Aiming for CO2 targets beyond 2025? Photo: Murray Adamson /flickr.com/CC BY-ND
Carbon dioxide standards have pushed the auto industry to achieve the same efficiency improvements in the last three years as achieved in the previous eight years. The European Commission has now presented proposals on how standards can be tightened from 2020 and onwards.
Two new carbon dioxide (CO2) targets were presented in a draft proposal from the European Commission on 11 July; average emissions from new cars should be 95 grams per kilometre by 2020 and the equivalent for vans 147 grams per kilometre by 2020.
Connie Hedegaard, EU Commissioner for Climate Action, emphasised the economic benefits of the proposed legislation: “With our proposals we are not only protecting the climate and saving consumers money. We are also boosting innovation and competitiveness in the European automotive industry. And we will create substantial numbers of jobs as a result. This is a clear win-win situation for everyone. This is one more important step towards a competitive, low-carbon economy.”
Ivan Hodac, Secretary General at the European Automobile Association commented: “These are tough targets – the toughest in the world” and continued: “Considering that most manufacturers are losing money in Europe at the moment, the industry needs as competitive a framework as possible. Targets – while ambitious – must be feasible.”
Environmental organisations welcomed the new legislation, but also argued that it had been possible to adopt an even stricter standard of 80 gram per kilometre. This can be justified by the fact that it has been very easy for the industry to adapt to the current rules. In three years (2009-2011) the average emissions in the EU-15 decreased by 18.1 g/km, which is almost as much as the reduction of 18.9 g/km in the eight years (2000-2008) prior to the introduction of the standard. Greg Archer, programme manager for clean vehicles at Transport and Environment (T&E) said:
“Last time the EU set a CO2 standard for new vehicles, carmakers whined that cars would become unaffordable. That didn’t happen, car prices came down in real terms and consumers have benefited considerably from improved fuel efficiency.”
Another fact that indicates there is scope for tougher targets is that several member states (Belgium, Denmark, France, Ireland, Italy, Malta, the Netherlands and Portugal) had by 2011 already achieved average emissions below the target for 2013 (130g/km).
Environmental groups also expressed the need to adopt more long-term targets, for instance a 60 gram per kilometre target by 2025. The Commission plans to propose standards for 2025 and 2030 in 2014. Such longer-term targets have already been adopted in the United States in July this year. Greg Archer T&E:
“Thanks to new rules put in place by the U.S. administration, the typical American car by 2025 will include more advanced technologies for fuel efficiency than the average European vehicle. There is a real danger that Europe is going to lose its competitive edge in low carbon vehicles if suppliers don’t get the investment certainty needed to develop advanced technologies.”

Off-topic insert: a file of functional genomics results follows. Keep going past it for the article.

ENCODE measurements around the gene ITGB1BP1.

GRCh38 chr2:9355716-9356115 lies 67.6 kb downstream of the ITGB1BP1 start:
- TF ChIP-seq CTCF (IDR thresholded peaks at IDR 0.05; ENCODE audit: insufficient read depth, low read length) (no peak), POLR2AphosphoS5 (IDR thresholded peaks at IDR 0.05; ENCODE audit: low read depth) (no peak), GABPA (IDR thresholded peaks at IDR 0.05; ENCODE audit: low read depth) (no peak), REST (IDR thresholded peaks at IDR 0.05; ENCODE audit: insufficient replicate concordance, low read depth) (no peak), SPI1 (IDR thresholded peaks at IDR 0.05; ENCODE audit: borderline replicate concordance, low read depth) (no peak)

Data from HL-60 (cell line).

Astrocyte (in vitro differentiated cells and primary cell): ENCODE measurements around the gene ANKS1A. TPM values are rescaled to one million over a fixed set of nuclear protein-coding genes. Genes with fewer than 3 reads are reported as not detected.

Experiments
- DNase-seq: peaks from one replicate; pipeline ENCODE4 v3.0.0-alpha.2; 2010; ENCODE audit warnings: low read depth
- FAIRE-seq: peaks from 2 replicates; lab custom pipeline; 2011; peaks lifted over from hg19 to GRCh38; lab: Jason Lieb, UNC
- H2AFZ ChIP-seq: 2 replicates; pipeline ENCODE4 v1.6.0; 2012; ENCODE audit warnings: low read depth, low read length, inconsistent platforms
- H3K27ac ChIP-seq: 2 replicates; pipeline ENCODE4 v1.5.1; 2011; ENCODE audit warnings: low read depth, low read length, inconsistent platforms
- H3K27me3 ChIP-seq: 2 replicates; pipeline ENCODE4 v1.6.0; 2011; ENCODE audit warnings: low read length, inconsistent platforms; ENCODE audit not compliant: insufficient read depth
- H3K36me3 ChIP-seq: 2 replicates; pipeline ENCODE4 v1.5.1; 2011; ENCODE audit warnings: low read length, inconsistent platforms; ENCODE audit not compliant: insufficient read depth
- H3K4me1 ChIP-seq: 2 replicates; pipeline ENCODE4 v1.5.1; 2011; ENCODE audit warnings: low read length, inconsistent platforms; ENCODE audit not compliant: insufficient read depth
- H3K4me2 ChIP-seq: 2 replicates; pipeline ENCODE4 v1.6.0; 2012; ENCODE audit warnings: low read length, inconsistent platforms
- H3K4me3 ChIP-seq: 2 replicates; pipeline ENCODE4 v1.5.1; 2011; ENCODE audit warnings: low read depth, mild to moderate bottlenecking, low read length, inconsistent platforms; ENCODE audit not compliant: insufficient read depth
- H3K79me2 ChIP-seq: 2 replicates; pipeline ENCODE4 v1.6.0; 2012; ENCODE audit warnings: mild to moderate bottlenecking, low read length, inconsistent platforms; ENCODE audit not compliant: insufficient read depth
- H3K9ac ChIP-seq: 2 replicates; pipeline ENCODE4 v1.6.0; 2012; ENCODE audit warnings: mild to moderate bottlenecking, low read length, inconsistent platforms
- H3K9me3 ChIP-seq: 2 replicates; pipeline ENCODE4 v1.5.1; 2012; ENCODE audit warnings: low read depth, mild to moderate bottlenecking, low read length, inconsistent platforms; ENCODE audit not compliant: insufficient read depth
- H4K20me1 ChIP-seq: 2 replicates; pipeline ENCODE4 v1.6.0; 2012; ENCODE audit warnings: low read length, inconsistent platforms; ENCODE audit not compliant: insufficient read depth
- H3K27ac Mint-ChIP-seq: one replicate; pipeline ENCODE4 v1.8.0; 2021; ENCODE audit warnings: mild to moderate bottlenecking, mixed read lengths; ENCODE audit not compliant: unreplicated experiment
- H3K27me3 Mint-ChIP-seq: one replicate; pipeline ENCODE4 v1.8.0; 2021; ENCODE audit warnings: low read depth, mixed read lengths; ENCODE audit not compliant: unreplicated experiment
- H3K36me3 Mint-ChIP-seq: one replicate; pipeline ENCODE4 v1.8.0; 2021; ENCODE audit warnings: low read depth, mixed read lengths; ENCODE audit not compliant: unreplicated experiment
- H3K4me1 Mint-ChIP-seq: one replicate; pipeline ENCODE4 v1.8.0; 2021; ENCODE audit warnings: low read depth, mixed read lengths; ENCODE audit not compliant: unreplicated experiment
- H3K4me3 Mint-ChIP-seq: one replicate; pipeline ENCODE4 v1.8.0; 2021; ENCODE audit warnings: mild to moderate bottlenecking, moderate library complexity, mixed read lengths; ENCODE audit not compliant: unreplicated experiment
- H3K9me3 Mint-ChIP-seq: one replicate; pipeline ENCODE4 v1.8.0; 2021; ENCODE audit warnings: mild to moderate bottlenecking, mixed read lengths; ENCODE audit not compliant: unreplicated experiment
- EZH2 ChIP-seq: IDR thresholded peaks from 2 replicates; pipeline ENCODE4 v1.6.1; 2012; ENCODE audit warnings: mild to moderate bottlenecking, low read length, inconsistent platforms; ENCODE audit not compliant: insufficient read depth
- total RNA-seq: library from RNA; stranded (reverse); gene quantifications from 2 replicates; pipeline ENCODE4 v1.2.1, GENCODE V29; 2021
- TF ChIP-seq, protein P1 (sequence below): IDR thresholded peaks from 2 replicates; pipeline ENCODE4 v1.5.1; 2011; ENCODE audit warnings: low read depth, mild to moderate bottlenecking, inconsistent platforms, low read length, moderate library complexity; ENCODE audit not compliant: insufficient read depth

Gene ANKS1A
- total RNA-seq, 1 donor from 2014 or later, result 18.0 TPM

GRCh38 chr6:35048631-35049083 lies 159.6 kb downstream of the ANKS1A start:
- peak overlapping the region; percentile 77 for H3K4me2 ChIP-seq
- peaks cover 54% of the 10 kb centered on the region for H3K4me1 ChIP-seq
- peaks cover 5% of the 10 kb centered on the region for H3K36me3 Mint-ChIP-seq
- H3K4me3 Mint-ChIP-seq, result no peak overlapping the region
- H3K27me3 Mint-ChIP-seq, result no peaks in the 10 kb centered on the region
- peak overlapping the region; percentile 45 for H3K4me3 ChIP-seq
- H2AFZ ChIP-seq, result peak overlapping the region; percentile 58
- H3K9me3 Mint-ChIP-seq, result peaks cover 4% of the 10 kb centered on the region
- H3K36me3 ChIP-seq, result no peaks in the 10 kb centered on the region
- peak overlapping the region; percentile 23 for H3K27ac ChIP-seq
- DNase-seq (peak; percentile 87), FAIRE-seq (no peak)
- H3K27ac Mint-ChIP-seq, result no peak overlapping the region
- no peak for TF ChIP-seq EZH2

The Commission is also criticised for proposing a van standard that is much weaker than the one for cars. Compared to 2010 average emissions the proposed standards will mean a 30 per cent reduction for cars, but only a 19 per cent reduction for vans. Greenpeace writes in a press release: “[This] could encourage carmakers to attempt to reclassify large cars as vans to avoid tighter targets”.
The main design model for the new standards is unchanged from the previous one. That is, no targeting of individual vehicles – instead it is the average emissions from each manufacturer’s annual fleet that counts. The target for each automaker depends linearly on the mass composition of all cars produced one year. Heavy vehicles are allowed to emit more than light vehicles.
However this weight-based model has been criticised for inhibiting producers from developing lighter cars with the same capacity as existing heavy models. Instead, a footprint (track width times wheelbase) model is suggested in which the area between the wheels should determine the emissions allowed. The Commission’s impact assessment concludes that the footprint model is slightly more cost effective than a weight-based one, but the latter is still considered preferable to ensure “certainty for industry”, but the conclusions are then ended: “a debate on a future change to footprint is desirable”. The possibility to later shift to a footprint model is thus left open.
As with the previous standards, there are also exceptions to the general principle. The so-called “super credits” imply that cars (not vans) that emit less than 35 g/km (in practice, this means electric cars) will count as 1.3 cars, which leads to average emissions above the intended 95 g/km. Each manufacturer will be allowed to use 20,000 super credits in 2020-2023. This regulatory construction is meant to speed up technological innovation. Greenpeace calls it “an accounting trick”, which will allow manufacturers to produce more of their most polluting cars.
The design of the fines system will also be the same as for the preceding period, i.e. €95 for each exceeding gram per kilometre and vehicle.
Car manufacturers producing fewer than 10,000 cars a year can, as previously, apply for individual goals. Companies that produce fewer than 500 cars a year get a complete exemption from the rules.
The new legislation will be amendments to the two existing regulations for CO2 requirements for cars and vans (EC) No 443/2009 and (EU) No 510/2011)